Propaganda & Mass Persuasion: A new Committee, A new Type Of War.

Thursday, February 19, 2009

A new Committee, A new Type Of War.

"On April 6, 1917, when the United States Formally declared war, the issue of propaganda moved to the top of the president's agenda." (PR, Ewen, 108)

As Walter Lippmann recommended to the President at the time, propaganda is essential (especially during war time) for nurturing "a healthy public opinion" (Ewen 108). We think of this as advertising in a way. The war was "advertised" to the public and to inform them that their intentions were to "make a world that is safe for democracy" (Ewen 108). This stemmed after the creation of an official government news bureau, that was to handle all advertising regarding the war.

During Wartime it is essential to pick and chose your words wisely, as well as the company you keep in order to shape public opinion. Lippmann even submitted plans to the president laying out the specifics. There was the creation of a "Publicity Bureau" a "clearinghouse for information on government activities.

To sum this concept up, Lippmann's ultimate goal was to mobilize the people, the elite, journalists, intelligent minds with voices rather, to share opinion. He even went as far as to tap into the American film industry. Propaganda was important for war support, weeding out the lies spoken/told from abroad was another issue and important for keeping up American morale.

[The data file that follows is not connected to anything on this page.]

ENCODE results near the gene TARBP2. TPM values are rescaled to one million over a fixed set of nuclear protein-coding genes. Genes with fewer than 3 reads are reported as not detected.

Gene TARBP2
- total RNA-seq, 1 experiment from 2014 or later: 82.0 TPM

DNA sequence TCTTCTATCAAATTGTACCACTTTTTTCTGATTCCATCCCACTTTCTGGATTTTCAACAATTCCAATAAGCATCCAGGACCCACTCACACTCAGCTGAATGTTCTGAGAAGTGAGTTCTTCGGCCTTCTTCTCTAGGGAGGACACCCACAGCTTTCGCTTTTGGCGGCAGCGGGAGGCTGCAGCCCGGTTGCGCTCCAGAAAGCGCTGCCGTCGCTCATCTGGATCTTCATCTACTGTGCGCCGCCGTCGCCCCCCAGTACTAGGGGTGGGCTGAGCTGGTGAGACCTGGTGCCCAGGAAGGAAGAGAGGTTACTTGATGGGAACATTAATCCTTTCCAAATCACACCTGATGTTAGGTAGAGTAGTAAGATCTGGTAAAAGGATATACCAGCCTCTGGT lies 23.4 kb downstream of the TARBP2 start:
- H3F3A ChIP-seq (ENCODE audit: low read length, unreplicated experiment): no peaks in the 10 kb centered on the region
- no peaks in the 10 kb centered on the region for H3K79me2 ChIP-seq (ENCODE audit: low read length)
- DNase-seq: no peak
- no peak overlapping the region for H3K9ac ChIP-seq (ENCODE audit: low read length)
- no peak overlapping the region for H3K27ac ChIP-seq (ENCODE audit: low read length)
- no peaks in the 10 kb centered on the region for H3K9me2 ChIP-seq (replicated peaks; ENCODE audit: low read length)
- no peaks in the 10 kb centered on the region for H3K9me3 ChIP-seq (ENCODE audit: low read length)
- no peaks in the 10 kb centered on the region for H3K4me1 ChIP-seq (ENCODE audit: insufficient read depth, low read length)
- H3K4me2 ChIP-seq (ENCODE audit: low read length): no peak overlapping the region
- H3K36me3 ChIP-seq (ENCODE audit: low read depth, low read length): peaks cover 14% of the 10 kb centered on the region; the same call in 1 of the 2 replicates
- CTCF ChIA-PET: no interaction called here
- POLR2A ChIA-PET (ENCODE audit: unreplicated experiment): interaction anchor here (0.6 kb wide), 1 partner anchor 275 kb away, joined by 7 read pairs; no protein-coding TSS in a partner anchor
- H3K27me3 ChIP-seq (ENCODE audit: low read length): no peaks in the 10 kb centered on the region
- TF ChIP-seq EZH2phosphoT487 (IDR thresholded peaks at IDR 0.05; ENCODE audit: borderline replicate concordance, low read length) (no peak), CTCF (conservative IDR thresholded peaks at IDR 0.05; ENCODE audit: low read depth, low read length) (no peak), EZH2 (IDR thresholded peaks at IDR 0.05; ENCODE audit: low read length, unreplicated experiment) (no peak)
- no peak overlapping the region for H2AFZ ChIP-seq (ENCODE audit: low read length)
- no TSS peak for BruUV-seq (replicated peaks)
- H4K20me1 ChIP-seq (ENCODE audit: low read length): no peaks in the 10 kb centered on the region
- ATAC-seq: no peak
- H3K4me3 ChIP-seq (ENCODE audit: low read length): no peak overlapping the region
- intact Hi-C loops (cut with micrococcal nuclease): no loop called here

With plans in place, shortly after, Wilson took action and issued executive order No. 2594 to establish the CPI. Below, he spoke on the committee, who would run it, and who would be involved.

I hereby create a Committee on Public Information, to be composed of the Secretary of State, the Secretary of War, the Secretary of the Navy, and a civilian who shall be charged with the executive direction of the Committee.

As Civilian Chairman of this Committee, I appoint Mr. George Creel. The Secretary of State, the Secretary of War, and the Secretary of the Navy are authorized each to detail an officer or officers to the work of the Committee.

April 13, 1917.


Blogger A. Mattson said...

A very good post.

Lippmann and Bullard did play an important role in convincing Wilson on need for a massive campaign of persuasion using all of the American media. The fact that he put Creel, a journalist, rather than a general in charge of the committee was an important decision. In Europe propaganda was mostly run by the military rather than a civilian.

2/23/2009 9:37 PM  

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